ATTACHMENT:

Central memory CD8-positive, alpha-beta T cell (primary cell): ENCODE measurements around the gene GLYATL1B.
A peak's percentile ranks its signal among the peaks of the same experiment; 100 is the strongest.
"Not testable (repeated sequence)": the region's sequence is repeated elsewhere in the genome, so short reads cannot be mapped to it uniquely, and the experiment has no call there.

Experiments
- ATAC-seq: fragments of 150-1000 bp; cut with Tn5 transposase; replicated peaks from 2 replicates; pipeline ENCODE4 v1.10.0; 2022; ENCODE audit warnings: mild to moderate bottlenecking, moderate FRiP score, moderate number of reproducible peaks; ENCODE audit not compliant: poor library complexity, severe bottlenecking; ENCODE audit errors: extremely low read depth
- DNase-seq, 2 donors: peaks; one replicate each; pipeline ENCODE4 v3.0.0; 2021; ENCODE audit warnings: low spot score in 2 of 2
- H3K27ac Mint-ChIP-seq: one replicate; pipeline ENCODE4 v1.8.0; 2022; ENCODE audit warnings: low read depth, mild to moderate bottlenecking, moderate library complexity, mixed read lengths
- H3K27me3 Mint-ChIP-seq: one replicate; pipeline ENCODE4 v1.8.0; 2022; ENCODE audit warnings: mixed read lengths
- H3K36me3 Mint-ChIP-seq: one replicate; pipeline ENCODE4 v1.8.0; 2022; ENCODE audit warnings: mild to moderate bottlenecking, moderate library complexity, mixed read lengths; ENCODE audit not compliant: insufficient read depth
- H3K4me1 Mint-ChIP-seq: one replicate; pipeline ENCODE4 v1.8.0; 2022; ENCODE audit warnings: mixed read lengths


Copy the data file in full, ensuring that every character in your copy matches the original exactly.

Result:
Central memory CD8-positive, alpha-beta T cell (primary cell): ENCODE measurements around the gene GLYATL1B.
A peak's percentile ranks its signal among the peaks of the same experiment; 100 is the strongest.
"Not testable (repeated sequence)": the region's sequence is repeated elsewhere in the genome, so short reads cannot be mapped to it uniquely, and the experiment has no call there.

Experiments
- ATAC-seq: fragments of 150-1000 bp; cut with Tn5 transposase; replicated peaks from 2 replicates; pipeline ENCODE4 v1.10.0; 2022; ENCODE audit warnings: mild to moderate bottlenecking, moderate FRiP score, moderate number of reproducible peaks; ENCODE audit not compliant: poor library complexity, severe bottlenecking; ENCODE audit errors: extremely low read depth
- DNase-seq, 2 donors: peaks; one replicate each; pipeline ENCODE4 v3.0.0; 2021; ENCODE audit warnings: low spot score in 2 of 2
- H3K27ac Mint-ChIP-seq: one replicate; pipeline ENCODE4 v1.8.0; 2022; ENCODE audit warnings: low read depth, mild to moderate bottlenecking, moderate library complexity, mixed read lengths
- H3K27me3 Mint-ChIP-seq: one replicate; pipeline ENCODE4 v1.8.0; 2022; ENCODE audit warnings: mixed read lengths
- H3K36me3 Mint-ChIP-seq: one replicate; pipeline ENCODE4 v1.8.0; 2022; ENCODE audit warnings: mild to moderate bottlenecking, moderate library complexity, mixed read lengths; ENCODE audit not compliant: insufficient read depth
- H3K4me1 Mint-ChIP-seq: one replicate; pipeline ENCODE4 v1.8.0; 2022; ENCODE audit warnings: mixed read lengths